Research in Motion (Nasdaq: RIMM) investor Victor Alboini said he'd welcome a bid for the ailing BlackBerry developer by International Business Machines Corp. (NYSE: IBM) for its enterprise services unit, as he's advocated for months. As well, he said Microsoft (Nasdaq: MSFT) might also be a welcome bidder.

"I'm not at all surprised that IBM would be looking," Alboini said Friday. "This kind of business - service and software for enterprises - is what they've been focused on."

Bloomberg News reported the informal approach earlier on Friday.

Alboini, whose company started acquiring shares in RIM a year ago, prompting others, such as New York investor Leon Cooperman's Omega Advisers and Canadian investor Prem Watsa to join him, said the underlying value of RIM's BlackBerry network is its nearly 80 million customers who pay monthly fees for their smartphones and e-mail services.

He estimated the value of that might be as much as $9.6 billion, more than double RIM's market capitalization of $4.1 billion at Thursday's close.

Meanwhile, analyst Peter Misek of Jefferies said he valued the enterprise business much lower, around $2 billion, and said a takeover of the BlackBerry services unit might require layioffs of 80 percent of the employee force, far beyond what CEO Thorsten Heins has done.

Moreover, Misek said, the software codes are "too tightly linked" between the enterprise business and manufacturing to make a split possible.

Still, Alboini said he was concerned that Watsa, whose Farifax Financial holds a RIM stake around 10 percent, and former RIM CO-CEO MIke Lazaridis, with another 10 percent, might impede any approach that would split the company.

New RIM CEO hired Royal Bank of Canada (NYSE: RY) and JPMorgan Chase (NYSE: JPM) to provide strategic advice to the company but has remained committed to keeping the company whole in remarks to investors at the company's July 10 annual meeting.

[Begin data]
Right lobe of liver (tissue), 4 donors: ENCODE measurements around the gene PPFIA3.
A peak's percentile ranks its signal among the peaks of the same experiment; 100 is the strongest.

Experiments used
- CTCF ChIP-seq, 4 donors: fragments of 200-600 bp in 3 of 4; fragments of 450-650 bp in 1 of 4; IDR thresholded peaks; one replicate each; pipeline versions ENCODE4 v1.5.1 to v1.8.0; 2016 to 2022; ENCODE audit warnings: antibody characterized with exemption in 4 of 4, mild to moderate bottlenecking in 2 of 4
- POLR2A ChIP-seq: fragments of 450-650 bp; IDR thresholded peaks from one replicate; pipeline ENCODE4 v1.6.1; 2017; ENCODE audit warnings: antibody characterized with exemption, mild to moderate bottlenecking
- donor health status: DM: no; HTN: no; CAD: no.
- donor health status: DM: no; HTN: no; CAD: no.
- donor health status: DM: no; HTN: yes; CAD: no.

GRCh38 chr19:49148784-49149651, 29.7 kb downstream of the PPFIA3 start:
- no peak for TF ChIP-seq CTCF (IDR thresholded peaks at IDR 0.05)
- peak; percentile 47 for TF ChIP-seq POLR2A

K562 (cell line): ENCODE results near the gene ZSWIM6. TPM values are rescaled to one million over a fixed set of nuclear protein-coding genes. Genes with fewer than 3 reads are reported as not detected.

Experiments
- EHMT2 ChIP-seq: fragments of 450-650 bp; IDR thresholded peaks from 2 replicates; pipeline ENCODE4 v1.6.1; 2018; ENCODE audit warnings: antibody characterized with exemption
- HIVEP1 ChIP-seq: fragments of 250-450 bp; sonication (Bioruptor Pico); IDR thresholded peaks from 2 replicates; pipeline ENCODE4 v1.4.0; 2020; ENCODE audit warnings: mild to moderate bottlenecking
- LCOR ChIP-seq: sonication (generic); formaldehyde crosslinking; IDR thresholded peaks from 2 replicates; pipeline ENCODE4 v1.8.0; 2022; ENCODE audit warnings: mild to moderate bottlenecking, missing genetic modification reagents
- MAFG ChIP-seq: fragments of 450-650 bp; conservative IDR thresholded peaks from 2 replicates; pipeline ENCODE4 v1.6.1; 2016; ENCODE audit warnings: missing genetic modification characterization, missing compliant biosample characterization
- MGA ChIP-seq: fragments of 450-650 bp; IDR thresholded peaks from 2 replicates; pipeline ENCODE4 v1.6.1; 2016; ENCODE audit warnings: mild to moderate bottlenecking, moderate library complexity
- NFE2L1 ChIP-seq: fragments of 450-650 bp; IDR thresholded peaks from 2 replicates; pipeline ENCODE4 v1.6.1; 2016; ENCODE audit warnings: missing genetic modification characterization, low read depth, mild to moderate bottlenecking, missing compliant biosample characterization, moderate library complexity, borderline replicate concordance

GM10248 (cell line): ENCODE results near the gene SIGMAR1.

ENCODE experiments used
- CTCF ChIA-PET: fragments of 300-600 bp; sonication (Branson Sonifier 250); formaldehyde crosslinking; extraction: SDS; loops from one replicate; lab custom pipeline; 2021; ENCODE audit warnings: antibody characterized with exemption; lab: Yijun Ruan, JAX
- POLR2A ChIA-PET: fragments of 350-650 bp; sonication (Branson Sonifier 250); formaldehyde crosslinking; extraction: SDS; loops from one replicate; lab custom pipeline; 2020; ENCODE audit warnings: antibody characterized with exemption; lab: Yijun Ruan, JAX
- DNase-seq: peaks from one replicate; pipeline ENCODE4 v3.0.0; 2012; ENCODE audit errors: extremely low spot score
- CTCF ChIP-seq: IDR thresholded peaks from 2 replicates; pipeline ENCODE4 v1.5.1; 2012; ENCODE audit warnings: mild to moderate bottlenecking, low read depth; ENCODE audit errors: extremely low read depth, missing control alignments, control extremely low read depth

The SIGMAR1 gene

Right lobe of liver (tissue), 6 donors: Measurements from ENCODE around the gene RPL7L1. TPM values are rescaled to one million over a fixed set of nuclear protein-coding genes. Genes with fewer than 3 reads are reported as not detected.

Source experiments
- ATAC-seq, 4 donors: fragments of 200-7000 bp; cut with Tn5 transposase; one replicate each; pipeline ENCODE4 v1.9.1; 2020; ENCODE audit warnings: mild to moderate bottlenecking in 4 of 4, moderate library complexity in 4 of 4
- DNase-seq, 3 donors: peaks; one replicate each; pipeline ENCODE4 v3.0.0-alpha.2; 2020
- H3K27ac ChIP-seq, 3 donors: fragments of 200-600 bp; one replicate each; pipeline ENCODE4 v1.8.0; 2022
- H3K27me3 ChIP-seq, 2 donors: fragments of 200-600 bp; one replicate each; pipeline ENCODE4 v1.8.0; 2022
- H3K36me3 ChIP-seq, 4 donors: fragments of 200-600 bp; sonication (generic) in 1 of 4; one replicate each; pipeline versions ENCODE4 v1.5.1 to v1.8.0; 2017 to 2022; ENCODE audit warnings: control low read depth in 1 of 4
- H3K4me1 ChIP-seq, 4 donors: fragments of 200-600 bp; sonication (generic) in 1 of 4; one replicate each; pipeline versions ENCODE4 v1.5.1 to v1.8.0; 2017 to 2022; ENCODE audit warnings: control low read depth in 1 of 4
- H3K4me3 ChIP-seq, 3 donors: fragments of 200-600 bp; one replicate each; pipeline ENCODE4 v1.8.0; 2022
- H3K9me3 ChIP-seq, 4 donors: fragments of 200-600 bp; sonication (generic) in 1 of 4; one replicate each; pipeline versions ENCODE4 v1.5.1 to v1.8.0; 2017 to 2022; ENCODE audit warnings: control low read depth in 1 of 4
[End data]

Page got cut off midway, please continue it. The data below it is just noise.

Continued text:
Alboini has also said the other parts of RIM, its manufacturing and product development side, could attract a buyer such as Microsoft or Samsung Electronics (Seoul: 005930), which have previously been suggested as bidders.

Microsoft, for example, plans to enter the tablet market next quarter with its Surface Tablet as well as release Windows 8 Mobile for smartphones. To date, the only top smartphone maker to have adopted the Windows OS for phones is Finland's Nokia Oyj (NYSE: NOK).

RIM's share of the smartphone market dwindled to below 5 percent in the second quarter from 12 percent a year ago, market researcher IDC reported, as smartphones running either on the iOS from Apple (Nasdaq: AAPL) or Android OS from Google Inc. (Nasdaq: GOOG) have taken about 85 percent of the market.

As a result, RIM has reported lower revenue as well as losses. In the first quarter ended June 2, its net loss was $518 million, or 99 cents a share, reversing prior-year net income of $695 million, or $1.33 a year earlier. Revenue fell 43 percent to $2.8 billion.

Neither RIM nor IBM would comment on the report.

RIM shares rose as much as 9 percent in early Friday trading before easing back to $8.29, up 49 cents, or 6 percent, at the close. They're down 62 percent for the past 52 weeks.